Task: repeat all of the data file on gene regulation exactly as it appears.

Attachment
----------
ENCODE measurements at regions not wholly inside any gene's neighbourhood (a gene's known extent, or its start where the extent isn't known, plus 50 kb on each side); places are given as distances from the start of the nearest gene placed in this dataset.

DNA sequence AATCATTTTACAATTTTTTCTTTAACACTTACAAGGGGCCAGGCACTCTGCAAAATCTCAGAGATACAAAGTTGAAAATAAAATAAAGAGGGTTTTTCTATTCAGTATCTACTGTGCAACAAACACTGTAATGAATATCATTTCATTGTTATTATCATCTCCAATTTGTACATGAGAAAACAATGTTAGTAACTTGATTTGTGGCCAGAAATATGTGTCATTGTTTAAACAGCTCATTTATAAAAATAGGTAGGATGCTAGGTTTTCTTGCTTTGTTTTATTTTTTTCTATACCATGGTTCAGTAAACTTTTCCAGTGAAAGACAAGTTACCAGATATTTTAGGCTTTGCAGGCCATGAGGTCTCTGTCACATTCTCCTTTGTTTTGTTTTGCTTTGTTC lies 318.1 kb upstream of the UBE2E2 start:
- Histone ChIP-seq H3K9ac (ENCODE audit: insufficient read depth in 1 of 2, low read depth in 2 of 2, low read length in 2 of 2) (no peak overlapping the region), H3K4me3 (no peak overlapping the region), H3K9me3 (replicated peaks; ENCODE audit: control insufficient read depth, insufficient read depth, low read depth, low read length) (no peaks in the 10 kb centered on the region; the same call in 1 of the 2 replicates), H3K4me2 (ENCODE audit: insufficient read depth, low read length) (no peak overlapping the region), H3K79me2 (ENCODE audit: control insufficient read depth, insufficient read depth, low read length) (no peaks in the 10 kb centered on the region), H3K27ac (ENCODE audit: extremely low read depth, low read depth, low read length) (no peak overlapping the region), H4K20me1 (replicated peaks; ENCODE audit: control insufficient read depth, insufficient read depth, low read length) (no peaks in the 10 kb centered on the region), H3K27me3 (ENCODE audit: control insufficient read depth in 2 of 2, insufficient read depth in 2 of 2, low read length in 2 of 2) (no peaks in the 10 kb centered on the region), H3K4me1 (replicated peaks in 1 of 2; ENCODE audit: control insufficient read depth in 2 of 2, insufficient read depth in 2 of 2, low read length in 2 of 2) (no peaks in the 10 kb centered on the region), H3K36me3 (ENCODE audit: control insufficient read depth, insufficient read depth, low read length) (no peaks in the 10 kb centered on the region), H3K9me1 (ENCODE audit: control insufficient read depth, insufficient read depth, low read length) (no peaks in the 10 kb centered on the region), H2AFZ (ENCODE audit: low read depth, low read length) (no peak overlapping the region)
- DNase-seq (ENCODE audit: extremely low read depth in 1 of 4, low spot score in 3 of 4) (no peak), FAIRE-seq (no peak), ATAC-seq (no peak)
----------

ENCODE measurements at regions not wholly inside any gene's neighbourhood (a gene's known extent, or its start where the extent isn't known, plus 50 kb on each side); places are given as distances from the start of the nearest gene placed in this dataset.

DNA sequence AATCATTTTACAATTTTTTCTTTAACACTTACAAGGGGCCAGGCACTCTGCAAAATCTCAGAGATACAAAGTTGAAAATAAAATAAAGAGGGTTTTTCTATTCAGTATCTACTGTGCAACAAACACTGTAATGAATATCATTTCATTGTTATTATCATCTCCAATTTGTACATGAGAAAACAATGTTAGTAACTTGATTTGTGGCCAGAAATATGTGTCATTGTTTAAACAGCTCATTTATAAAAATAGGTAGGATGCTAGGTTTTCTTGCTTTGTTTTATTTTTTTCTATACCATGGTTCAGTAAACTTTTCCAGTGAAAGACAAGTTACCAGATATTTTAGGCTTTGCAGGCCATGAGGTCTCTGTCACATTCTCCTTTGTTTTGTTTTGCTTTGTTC lies 318.1 kb upstream of the UBE2E2 start:
- Histone ChIP-seq H3K9ac (ENCODE audit: insufficient read depth in 1 of 2, low read depth in 2 of 2, low read length in 2 of 2) (no peak overlapping the region), H3K4me3 (no peak overlapping the region), H3K9me3 (replicated peaks; ENCODE audit: control insufficient read depth, insufficient read depth, low read depth, low read length) (no peaks in the 10 kb centered on the region; the same call in 1 of the 2 replicates), H3K4me2 (ENCODE audit: insufficient read depth, low read length) (no peak overlapping the region), H3K79me2 (ENCODE audit: control insufficient read depth, insufficient read depth, low read length) (no peaks in the 10 kb centered on the region), H3K27ac (ENCODE audit: extremely low read depth, low read depth, low read length) (no peak overlapping the region), H4K20me1 (replicated peaks; ENCODE audit: control insufficient read depth, insufficient read depth, low read length) (no peaks in the 10 kb centered on the region), H3K27me3 (ENCODE audit: control insufficient read depth in 2 of 2, insufficient read depth in 2 of 2, low read length in 2 of 2) (no peaks in the 10 kb centered on the region), H3K4me1 (replicated peaks in 1 of 2; ENCODE audit: control insufficient read depth in 2 of 2, insufficient read depth in 2 of 2, low read length in 2 of 2) (no peaks in the 10 kb centered on the region), H3K36me3 (ENCODE audit: control insufficient read depth, insufficient read depth, low read length) (no peaks in the 10 kb centered on the region), H3K9me1 (ENCODE audit: control insufficient read depth, insufficient read depth, low read length) (no peaks in the 10 kb centered on the region), H2AFZ (ENCODE audit: low read depth, low read length) (no peak overlapping the region)
- DNase-seq (ENCODE audit: extremely low read depth in 1 of 4, low spot score in 3 of 4) (no peak), FAIRE-seq (no peak), ATAC-seq (no peak)